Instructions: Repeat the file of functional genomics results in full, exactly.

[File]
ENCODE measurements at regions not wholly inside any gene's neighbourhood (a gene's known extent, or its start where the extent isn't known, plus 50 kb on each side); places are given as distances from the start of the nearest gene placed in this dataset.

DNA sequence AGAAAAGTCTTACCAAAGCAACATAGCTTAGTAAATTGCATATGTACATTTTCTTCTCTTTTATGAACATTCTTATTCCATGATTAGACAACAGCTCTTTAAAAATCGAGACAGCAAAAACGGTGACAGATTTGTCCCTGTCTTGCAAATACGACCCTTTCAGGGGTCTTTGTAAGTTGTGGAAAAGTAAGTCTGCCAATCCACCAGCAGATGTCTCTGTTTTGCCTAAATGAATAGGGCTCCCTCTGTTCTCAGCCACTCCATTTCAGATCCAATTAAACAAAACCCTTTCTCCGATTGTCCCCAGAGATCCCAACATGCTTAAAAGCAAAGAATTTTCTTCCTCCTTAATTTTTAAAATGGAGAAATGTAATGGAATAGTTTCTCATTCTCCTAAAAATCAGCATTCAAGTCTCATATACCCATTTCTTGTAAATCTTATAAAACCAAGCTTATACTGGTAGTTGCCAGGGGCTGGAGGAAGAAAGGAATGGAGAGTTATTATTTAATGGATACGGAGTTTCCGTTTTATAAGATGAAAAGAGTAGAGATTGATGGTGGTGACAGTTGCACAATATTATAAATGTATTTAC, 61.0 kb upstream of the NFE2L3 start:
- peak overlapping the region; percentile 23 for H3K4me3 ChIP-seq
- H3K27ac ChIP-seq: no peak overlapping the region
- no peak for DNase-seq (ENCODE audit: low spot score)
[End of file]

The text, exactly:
ENCODE measurements at regions not wholly inside any gene's neighbourhood (a gene's known extent, or its start where the extent isn't known, plus 50 kb on each side); places are given as distances from the start of the nearest gene placed in this dataset.

DNA sequence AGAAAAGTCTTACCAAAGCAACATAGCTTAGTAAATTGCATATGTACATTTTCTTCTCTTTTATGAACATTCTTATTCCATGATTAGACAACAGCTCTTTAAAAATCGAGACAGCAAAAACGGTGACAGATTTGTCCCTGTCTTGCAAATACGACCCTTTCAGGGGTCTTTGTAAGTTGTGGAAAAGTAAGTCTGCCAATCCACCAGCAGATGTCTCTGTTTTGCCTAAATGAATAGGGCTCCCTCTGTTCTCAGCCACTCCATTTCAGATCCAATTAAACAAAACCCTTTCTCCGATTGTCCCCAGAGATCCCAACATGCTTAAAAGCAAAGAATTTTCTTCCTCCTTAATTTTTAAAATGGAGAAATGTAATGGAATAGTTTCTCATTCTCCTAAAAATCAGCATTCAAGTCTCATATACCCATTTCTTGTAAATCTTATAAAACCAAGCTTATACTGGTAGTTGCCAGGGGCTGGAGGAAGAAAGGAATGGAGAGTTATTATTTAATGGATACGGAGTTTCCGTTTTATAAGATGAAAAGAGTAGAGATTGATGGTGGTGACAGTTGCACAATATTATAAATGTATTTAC, 61.0 kb upstream of the NFE2L3 start:
- peak overlapping the region; percentile 23 for H3K4me3 ChIP-seq
- H3K27ac ChIP-seq: no peak overlapping the region
- no peak for DNase-seq (ENCODE audit: low spot score)